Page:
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Avoiding Institutionalization of Psychotic Children

Richard M. Silberstein, MD; Wallace Mandell, PhD; John D. Dalack, PhD; Allen Cooper, PhD
Arch Gen Psychiatry. 1968;19(1):17-21. doi:10.1001/archpsyc.1968.01740070019003.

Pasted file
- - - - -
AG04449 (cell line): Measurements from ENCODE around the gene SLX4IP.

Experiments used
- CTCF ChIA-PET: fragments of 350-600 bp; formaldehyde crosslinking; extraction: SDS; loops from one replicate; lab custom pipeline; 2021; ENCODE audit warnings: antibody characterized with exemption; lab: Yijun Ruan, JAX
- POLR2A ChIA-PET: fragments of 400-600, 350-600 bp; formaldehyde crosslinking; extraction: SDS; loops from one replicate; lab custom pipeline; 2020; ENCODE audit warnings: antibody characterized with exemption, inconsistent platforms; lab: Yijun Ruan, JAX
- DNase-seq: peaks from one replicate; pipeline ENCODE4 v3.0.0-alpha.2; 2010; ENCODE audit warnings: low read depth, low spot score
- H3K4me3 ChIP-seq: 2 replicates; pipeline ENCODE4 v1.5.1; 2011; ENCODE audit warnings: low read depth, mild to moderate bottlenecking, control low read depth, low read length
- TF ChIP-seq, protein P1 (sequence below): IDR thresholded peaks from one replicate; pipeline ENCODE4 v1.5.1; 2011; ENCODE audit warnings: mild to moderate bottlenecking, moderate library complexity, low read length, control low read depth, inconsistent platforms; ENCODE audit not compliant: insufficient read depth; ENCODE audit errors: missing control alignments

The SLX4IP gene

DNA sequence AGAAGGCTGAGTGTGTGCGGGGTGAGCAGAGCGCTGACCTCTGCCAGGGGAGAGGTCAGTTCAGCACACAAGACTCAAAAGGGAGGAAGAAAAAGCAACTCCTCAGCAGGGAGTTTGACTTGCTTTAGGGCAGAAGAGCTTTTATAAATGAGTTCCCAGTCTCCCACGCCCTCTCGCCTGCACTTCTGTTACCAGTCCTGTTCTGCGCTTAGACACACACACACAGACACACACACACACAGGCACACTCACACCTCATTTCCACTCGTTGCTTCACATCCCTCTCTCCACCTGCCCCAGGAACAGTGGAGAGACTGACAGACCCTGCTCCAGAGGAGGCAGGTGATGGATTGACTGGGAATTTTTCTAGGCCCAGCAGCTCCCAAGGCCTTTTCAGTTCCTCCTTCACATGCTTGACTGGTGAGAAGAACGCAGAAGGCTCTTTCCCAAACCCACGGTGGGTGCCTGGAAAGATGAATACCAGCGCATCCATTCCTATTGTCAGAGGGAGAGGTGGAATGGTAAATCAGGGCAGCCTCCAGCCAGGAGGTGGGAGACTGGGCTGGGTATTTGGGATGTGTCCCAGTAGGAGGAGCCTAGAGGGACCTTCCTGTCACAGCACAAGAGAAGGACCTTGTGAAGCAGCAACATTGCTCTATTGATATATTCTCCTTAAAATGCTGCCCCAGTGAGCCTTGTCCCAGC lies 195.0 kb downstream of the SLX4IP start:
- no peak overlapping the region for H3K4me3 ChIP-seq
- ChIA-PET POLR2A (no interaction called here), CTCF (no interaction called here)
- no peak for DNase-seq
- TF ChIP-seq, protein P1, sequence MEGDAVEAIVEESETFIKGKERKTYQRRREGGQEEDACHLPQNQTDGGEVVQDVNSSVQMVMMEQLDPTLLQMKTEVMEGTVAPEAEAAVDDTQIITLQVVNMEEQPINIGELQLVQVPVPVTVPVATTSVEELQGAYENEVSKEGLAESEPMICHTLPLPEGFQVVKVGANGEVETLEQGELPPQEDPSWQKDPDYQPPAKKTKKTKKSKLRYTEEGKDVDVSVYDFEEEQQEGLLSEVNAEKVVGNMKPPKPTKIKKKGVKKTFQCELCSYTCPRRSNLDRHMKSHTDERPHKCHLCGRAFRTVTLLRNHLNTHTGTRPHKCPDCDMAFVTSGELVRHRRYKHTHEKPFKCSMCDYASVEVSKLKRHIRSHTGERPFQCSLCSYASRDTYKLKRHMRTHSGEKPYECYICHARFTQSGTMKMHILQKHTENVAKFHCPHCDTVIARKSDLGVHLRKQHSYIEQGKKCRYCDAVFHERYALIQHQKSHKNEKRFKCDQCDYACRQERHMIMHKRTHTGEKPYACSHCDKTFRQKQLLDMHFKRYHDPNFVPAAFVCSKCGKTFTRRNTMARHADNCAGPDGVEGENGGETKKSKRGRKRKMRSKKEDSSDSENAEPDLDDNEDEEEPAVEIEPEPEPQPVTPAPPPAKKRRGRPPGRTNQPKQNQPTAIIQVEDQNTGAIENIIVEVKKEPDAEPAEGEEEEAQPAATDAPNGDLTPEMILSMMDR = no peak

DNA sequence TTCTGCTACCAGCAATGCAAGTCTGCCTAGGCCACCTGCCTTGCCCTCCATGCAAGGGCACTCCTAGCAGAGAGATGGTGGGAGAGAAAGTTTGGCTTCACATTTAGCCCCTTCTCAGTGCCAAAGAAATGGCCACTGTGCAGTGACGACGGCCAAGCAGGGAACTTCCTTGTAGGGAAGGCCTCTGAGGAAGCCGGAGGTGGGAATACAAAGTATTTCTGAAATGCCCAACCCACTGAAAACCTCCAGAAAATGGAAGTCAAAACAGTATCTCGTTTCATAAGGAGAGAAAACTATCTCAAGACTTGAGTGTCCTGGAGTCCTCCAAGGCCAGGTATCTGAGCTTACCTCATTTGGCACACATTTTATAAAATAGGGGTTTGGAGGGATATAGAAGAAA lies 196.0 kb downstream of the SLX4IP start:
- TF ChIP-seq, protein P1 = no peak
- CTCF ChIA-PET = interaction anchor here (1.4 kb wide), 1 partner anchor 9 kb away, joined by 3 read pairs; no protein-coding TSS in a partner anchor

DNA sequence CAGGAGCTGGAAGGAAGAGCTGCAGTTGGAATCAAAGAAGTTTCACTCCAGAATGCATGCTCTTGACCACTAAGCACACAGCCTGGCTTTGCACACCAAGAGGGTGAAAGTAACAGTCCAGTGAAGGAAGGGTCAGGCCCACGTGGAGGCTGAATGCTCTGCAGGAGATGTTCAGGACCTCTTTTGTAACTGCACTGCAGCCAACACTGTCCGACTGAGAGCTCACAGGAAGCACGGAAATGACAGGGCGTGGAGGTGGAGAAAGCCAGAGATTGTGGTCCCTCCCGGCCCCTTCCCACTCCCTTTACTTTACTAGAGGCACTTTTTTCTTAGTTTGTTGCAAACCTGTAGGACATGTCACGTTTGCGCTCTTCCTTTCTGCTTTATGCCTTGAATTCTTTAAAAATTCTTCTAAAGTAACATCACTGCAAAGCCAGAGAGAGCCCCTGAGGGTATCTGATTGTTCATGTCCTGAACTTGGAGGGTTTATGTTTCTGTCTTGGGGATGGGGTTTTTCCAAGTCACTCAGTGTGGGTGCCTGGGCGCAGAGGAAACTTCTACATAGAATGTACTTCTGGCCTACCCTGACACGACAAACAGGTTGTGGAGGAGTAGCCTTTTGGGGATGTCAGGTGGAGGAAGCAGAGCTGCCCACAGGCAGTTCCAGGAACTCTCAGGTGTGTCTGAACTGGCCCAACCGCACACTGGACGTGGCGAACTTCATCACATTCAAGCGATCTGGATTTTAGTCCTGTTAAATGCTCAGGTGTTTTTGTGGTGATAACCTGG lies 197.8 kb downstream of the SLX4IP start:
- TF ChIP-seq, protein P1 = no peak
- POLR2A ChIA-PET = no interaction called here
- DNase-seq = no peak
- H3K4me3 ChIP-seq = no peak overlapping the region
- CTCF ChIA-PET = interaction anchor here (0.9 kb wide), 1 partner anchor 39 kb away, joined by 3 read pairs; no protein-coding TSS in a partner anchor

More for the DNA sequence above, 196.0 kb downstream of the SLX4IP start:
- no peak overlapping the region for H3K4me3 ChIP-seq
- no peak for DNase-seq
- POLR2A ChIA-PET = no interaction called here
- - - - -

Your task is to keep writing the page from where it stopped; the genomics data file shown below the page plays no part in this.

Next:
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TRADITIONALLY, the treatment of choice for severely disturbed and hard-to-manage psychotic children has involved institutional placement. Because such children exhibit behavior which is threatening to family, school, and community, in-hospital care has seemed most advisable from the community's point of view. However, clinical observation suggests that institutionalization frequently has a disruptive effect on children's emotional and intellectual development if they are not provided with an appropriate degree of specific professional attention, available only at specialized intensive residential treatment centers. Since the cost of such residential treatment is prohibitive for most parents, and since the number of such centers is extremely limited, alternative methods of treatment are urgently needed. Moreover, with the development of the community mental health movement, child psychiatrists and child development experts have become concerned about the implications of removing children from their homes. To this group it seems contrary


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